The latter question remains unanswered for the time being. Foxconn officials did not respond to multiple queries about its intentions, and a spokesperson for the Wisconsin Economic Development Corporation referred questions about any plans to the company.

However, on a broad basis, the term digital infrastructure hardware is used in specific ways in engineering and economic development realms.

Parmesh Ramanathan is a professor of electrical and computer engineering at the University of Wisconsin-Madison whose research centers on improving wireless networks and electric grids through new technologies. He said digital infrastructure hardware can include any number of products that support contemporary digital needs, which increasingly depend on internet-connected devices relaying information back and forth via vast off-site collections of servers called data centers.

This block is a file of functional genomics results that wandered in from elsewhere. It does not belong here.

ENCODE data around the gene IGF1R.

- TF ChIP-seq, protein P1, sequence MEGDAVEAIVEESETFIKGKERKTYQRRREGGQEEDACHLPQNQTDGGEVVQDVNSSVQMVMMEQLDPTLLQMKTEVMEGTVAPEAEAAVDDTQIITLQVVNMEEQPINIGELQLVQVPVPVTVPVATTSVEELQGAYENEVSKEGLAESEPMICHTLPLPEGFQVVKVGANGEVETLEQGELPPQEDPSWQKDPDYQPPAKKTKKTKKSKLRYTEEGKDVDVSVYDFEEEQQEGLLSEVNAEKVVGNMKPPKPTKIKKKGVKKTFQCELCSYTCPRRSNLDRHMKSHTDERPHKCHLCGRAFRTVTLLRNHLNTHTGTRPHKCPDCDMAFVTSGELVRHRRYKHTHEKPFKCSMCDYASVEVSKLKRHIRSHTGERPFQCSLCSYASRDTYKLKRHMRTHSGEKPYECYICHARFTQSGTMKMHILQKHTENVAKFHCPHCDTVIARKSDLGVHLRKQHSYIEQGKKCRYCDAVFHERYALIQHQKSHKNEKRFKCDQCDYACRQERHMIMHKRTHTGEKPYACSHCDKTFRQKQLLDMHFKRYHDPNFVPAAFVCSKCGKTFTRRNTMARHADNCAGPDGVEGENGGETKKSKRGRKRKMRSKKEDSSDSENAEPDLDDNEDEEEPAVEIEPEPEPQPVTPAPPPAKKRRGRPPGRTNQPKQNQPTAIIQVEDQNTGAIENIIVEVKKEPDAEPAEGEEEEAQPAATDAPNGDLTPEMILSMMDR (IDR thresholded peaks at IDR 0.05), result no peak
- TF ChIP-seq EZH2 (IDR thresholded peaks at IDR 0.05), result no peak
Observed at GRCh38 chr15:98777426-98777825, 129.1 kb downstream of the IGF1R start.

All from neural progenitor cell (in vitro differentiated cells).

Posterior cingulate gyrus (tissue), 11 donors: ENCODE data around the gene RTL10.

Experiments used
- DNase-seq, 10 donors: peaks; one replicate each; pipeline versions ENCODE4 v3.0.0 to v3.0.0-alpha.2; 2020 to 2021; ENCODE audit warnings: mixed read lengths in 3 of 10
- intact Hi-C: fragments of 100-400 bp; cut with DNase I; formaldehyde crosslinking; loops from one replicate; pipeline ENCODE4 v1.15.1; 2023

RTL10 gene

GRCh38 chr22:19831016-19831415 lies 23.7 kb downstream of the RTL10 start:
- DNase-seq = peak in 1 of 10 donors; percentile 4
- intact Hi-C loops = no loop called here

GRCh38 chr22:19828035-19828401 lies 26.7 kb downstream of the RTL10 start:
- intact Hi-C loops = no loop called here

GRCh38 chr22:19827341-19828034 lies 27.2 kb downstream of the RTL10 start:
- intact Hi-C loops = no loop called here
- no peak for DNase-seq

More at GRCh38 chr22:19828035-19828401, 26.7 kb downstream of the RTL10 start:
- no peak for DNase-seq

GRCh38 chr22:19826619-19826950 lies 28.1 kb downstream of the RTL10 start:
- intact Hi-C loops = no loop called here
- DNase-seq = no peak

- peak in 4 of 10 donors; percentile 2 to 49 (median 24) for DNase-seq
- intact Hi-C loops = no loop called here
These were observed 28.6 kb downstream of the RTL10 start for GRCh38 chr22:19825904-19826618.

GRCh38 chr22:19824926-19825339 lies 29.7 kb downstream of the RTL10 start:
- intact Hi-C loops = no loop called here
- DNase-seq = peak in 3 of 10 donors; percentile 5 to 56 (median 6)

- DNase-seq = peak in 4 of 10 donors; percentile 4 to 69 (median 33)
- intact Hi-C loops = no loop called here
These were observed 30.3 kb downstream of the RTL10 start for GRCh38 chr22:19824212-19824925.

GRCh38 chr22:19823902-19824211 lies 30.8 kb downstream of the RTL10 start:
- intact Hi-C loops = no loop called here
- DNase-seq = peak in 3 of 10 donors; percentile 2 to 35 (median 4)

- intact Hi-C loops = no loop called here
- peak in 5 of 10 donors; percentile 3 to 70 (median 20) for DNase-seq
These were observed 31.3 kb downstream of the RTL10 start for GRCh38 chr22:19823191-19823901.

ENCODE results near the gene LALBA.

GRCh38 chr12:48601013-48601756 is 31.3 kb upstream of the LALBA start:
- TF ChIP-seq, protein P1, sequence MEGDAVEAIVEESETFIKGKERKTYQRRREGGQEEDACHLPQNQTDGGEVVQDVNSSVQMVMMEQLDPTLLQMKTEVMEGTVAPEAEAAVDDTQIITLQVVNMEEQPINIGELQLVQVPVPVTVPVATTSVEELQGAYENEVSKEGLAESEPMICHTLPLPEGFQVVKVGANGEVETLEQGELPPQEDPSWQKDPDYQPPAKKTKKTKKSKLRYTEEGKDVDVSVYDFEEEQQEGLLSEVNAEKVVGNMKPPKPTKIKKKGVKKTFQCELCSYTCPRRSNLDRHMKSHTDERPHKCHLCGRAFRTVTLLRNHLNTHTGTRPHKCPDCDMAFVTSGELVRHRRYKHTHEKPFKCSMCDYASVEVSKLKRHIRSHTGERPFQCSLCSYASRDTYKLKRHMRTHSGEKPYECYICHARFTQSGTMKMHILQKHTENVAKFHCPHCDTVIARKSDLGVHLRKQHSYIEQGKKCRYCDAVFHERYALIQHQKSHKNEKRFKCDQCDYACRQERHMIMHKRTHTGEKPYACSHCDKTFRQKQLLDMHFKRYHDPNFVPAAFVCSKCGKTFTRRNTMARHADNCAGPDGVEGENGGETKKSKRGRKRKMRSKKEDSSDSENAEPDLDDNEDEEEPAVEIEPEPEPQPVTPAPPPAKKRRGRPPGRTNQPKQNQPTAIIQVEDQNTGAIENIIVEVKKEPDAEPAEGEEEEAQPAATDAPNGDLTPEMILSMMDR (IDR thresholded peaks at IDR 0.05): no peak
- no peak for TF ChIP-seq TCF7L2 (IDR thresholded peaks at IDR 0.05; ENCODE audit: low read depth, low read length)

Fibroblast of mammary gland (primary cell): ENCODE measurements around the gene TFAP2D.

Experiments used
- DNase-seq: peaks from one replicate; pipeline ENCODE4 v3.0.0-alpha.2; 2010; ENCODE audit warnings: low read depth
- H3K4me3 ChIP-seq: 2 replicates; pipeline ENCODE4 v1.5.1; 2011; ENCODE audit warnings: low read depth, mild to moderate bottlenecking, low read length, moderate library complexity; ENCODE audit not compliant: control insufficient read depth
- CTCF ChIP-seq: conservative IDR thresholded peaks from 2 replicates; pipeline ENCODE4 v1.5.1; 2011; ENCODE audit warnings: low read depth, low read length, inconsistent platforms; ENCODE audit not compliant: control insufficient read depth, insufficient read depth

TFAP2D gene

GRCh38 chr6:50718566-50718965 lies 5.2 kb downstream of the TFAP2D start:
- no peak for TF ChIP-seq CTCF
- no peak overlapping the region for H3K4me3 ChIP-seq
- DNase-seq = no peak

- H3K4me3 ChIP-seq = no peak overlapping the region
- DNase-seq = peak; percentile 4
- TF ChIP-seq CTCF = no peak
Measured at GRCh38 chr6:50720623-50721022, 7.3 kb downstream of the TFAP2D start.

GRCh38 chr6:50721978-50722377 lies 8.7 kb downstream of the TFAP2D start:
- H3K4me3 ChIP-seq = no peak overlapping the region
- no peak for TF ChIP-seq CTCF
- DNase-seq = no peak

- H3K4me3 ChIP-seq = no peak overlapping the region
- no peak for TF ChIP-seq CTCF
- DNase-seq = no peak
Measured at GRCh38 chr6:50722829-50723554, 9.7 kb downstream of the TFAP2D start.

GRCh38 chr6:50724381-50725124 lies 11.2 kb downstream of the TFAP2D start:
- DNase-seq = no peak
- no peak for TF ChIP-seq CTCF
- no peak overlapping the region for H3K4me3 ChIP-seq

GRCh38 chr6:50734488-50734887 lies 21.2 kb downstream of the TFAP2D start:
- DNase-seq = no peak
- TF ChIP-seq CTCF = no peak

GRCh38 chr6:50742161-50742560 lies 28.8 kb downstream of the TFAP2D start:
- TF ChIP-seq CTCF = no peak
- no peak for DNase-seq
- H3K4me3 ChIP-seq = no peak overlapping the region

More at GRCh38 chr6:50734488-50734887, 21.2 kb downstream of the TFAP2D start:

Data centers form the backbone of what is commonly known as “the cloud.” Cloud computing is a major component of 21st century digital infrastructure, along with wireless networks and “smart” devices connected to the internet, from phones to security cameras to fridges.

“When public policy people talk about investments in digital infrastructure they’re usually talking about improving network connectivity or broadband connectivity,” Ramanathan said.

These investments require physical hardware, ranging from the sensors installed on cell towers to the servers at the heart of the mammoth cloud-computing data centers. Indeed, previous reporting suggests Foxconn may be looking to assemble servers for cloud computing in Mount Pleasant.